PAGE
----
I have Finally (after about a year of saying I was going to) created my first digital breakout. Moving, changing schools, new house… whatever excuse you can come up with I’ve probably used it, but the fact of the matter is, as soon as I had that one needed inspiration, I was able to create it in a rather short amount of time.
I’ve seen several digital breakout’s at this point, mostly thanks to my friend and former colleague Tom Mullaney (check out his Sustainable Teaching blog and podcast at https://tommullaney.com/ and follow him on Twitter @TomEMullaney). These digital breakouts have varied in topic, some of them covering poetry, math, and history. I’m sure with the great staff at my former school (Once a Grizzly, Always a Grizzly) there have been many more created by now. However, I had never been able to come up with just the right idea to launch my own creation until a month or so ago.
Unlike some of the digital breakouts I had seen, I really wanted everything in mine connect to what we were learning or going to learn in class. The inspiration came to me when I considered the class story I’ve been using with the kids all year (and on which I got called Miss Frizzle the other day!)… for those who don’t want to read that blog, here’s a quick summary:
We started the year on a desert island and from there have flown to Ancient Greece, been zapped to Mount Olympus, rocketed to a new planet, rocketed back to the 1800’s, hand paddled our way to Philadelphia, walked to Kitty Hawk, and most recently, actually used a time machine we “broke into” to get back home.
As you can see, this story lends itself to Many breakouts because of the whole “beating the clock” mentality to get out of where you’re “stuck”. That’s where I’m headed with this actually… I’m going to create several breakouts to move the story forward And hype the kids up for our next units.
Anyway, as far as the actual creation of the breakout… the hardest part was coming up with the idea. This is especially true because of how intuitive the new Google Sites has become. Once I actually sat down and thought about how many clues and what kind of clues I wanted the kids to find, everything really came together in a few hours of work.
I used Tom Mullaney’s template to build my breakout. He really made everything easy to work with. Now that I’ve done one I’d feel more confident trying totally from scratch.
Now, down to my advice for using this with kids around the 4th grade level.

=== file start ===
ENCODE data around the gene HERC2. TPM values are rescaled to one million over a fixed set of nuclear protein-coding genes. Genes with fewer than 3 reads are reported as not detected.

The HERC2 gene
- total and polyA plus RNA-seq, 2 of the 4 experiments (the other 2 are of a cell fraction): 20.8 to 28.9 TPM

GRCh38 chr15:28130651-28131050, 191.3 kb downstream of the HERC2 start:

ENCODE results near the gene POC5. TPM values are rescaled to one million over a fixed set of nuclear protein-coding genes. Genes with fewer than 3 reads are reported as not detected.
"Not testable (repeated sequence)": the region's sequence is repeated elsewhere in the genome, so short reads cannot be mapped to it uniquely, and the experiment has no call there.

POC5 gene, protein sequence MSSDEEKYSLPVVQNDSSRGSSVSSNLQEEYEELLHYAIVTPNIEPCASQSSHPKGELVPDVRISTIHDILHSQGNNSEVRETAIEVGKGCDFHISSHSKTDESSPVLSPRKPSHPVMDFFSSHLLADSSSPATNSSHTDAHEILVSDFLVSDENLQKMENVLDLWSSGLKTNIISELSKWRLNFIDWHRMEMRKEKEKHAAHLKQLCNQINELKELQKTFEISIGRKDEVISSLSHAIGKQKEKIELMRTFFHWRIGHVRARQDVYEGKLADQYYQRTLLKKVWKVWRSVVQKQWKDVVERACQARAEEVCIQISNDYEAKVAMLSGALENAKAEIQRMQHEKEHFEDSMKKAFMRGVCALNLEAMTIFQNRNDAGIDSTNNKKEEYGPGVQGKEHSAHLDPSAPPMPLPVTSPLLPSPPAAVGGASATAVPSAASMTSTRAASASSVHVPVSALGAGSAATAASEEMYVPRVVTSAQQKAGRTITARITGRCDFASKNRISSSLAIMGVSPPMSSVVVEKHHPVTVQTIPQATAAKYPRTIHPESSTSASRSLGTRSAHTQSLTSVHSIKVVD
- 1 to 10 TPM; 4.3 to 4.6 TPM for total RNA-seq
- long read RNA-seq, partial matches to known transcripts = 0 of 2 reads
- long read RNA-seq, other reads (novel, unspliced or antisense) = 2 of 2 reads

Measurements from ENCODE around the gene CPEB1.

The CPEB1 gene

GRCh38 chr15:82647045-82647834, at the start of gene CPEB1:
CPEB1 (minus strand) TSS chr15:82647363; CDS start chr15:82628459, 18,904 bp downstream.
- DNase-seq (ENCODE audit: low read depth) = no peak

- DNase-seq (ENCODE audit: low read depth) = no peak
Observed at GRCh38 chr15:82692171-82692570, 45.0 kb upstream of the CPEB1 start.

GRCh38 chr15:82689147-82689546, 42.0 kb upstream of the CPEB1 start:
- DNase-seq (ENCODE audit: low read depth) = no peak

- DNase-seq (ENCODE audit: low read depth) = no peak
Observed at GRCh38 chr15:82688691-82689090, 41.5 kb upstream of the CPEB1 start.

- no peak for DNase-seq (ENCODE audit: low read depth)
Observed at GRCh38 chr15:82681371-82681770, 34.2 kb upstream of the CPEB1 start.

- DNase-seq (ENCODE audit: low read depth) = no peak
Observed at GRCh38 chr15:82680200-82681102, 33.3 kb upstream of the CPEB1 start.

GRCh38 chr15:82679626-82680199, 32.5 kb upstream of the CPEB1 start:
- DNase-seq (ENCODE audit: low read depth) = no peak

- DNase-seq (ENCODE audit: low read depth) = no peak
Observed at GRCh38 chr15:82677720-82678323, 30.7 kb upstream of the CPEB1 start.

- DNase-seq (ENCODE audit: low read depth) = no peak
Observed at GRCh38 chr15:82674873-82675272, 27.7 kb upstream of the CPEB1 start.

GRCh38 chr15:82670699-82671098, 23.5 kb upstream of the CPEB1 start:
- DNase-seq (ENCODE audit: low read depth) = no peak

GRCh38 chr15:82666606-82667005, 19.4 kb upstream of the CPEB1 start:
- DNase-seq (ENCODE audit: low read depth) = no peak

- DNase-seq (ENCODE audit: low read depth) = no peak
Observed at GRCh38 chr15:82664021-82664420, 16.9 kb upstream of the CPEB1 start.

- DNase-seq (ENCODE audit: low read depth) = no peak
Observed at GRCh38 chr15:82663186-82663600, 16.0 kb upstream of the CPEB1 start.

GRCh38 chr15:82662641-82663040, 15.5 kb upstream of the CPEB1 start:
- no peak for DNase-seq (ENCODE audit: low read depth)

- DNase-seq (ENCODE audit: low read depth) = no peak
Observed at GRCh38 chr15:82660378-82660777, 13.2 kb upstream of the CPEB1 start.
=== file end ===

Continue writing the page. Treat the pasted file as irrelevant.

1. I suppose this isn’t really for 4th grade specifically, but I would totally have a few people you trust (thanks Tom, Sierra, and Miranda!) run through your breakout before you give it to the kids. They’ll notice the little things that you don’t see because they are actually trying to solve the answers. Mine wouldn’t have been successful without these trial runs.
2. Having the kids work together as a whole class was Very successful. Once one student found a code, then the rest worked harder to find other codes. It still took between 20 and 30 minutes for them to find 4 codes. It also built a sense of community in the class with everyone cheering each other on and kids who don’t generally get the spotlight were some of the ones finding the answers.
3. I didn’t put the codes in order for the tabs which seemed to be fine given that they figured out there were hints once they got a code wrong, but I also didn’t include any extra tabs that would be distractors. I think if I had included erroneous information then it would have been too frustrating for them and they would have given up. If I did these more often though I might build them up to it. Although I would probably still let them know that there’s one tab that is trying to distract you if they were really struggling.
4. I made sure everything related to what we had done in class all year or what was coming up. The addition of the “time police” story line really drove this breakout and gave them that sense of urgency. I would recommend you find a way to make solving the breakout of vital importance rather than just another activity (especially if you’re planning on doing more than one throughout the year).
5. Or maybe more like 4b. Many times 4th graders ask me what their prize is… do they get candy or the bucks that we use… due to the fact that I made breakout fit our class story and the accomplishment was getting away from the “police” not one single kid asked me for an extrinsic reward and yet they were jumping and cheering and so excited. I think that was the part that really made my heart sing. It was incredible.
Here is a copy of my “Escape the Time Police” digital breakout.
So anyway, I’m sure I could ramble all day, so I’ll sign off for now. If you have any questions about creating your own digital breakout, please let me know! If I don’t know the answer, I know the people that do 😀